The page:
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Good Mental Health Is Essential For Children Area mental health experts are here for your child and family
By Matthew St. Amand
One thing people likely will not miss, once the COVID-19 global pandemic has passed, is most of the news being “All COVID, all the time!” The coronavirus outbreak has been the O.J. Simpson trial of public health events.
Pandemics have occurred throughout human history, many more catastrophic than this current strain of the coronavirus.
Each event had its own, unique historical footprint, and COVID-19 will be no different.
Aside from the technology used to treat those infected, and to create a vaccine to fend it off, there is another aspect of the current crisis that is unique to our time — the focus on mental health.
The toll of open-ended lockdowns on the human psyche is an ongoing conversation. People are social creatures and the isolation of “sheltering in place” for prolonged periods, comes with a cost.
In the realm of criminal justice, the subject has been studied and debated at length. In a 2018 edition of Psychology Today, UN Special Rapporteur Juan E. Mendez’s report is quoted: “Solitary confinement, [as a punishment] cannot be justified for any reason, precisely because it imposes severe mental pain and suffering beyond any reasonable retribution for criminal behaviour and thus constitutes an act defined [as] . . . torture.”
Sheltering in our homes is not fully comparable to solitary confinement in prison, but its effects should not be minimized.
At the beginning of the COVID-19 pandemic, during the first lockdown, memes were rife on social media, downplaying the effects, speaking of previous generations that endured World War I, the Great Depression, and World War II, and people of today simply being asked to sit on their couches all day watching TV.
Soft-pedalling our collective experience in that way is neither accurate, nor is it helpful.
While adults struggle with the effects of limited social contact with the outside world, balancing bills with altered work schedules and interrupted income, it’s easy to forget the effects the pandemic has on our kids.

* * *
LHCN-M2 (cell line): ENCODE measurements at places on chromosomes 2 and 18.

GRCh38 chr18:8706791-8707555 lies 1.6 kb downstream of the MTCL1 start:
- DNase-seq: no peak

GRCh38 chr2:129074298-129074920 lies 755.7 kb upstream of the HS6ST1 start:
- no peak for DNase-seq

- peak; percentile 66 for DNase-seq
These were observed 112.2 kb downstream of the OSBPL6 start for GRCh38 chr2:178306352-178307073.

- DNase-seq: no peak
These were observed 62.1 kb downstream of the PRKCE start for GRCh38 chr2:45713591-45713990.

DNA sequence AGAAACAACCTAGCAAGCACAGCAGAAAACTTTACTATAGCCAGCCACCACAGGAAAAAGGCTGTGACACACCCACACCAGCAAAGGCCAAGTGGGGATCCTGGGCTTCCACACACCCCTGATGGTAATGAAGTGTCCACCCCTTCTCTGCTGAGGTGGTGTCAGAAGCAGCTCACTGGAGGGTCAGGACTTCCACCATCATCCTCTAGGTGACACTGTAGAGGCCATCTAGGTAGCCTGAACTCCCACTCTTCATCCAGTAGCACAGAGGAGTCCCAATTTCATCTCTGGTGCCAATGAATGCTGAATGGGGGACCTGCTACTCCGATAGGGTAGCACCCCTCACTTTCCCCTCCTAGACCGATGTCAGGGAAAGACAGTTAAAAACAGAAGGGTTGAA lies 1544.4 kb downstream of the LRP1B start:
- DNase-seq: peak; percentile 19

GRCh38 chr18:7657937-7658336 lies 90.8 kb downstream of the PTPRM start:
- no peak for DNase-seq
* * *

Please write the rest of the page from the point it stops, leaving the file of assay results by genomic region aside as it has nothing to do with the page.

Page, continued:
Books on parenthood stress the need for structure and routine in the lives of children.
With the school year interrupted for those attending, and with thousands of children learning online, at home, structure and routine are two more casualties of these unprecedented times.
Biz X reached out to mental health experts in Windsor and Essex County to learn what parents can do to identify if their children are suffering. More importantly, to discover what strategies can be used in the home, and what resources exist in the community to help those who are struggling with anxiety, depression, and other disorders resulting from protracted isolation.
Mental Health Organizations And Business Professionals Are Just A Phone Call Away
Kim Willis, Director, Communications and Mental Health Promotion with the Canadian Mental Health Association (CMHA) Windsor-Essex County Branch) puts things in perspective at the outset: “There is no health without mental health.”
Regarding signs that children are having a hard time, Willis says negative changes in behaviour over an extended time period should be noted.
“If someone is usually very outgoing and positive, but has become isolated and negative, that would be an indicator,” she explains. “Also, anything that inhibits your ability to function on a daily basis. We all have bad days, feel irritable, but if a child is sleeping all the time, doesn’t want to engage with the family, doesn’t want to go outside — those should raise a red flag with parents.”
She stresses the importance of checking in with your children, asking them how they feel and what their thoughts about the pandemic, or how they feel about going back to school.
“Adults need to also break out of their shells because we’re all experiencing this together,” Willis continues. “The pandemic has impacted everyone.”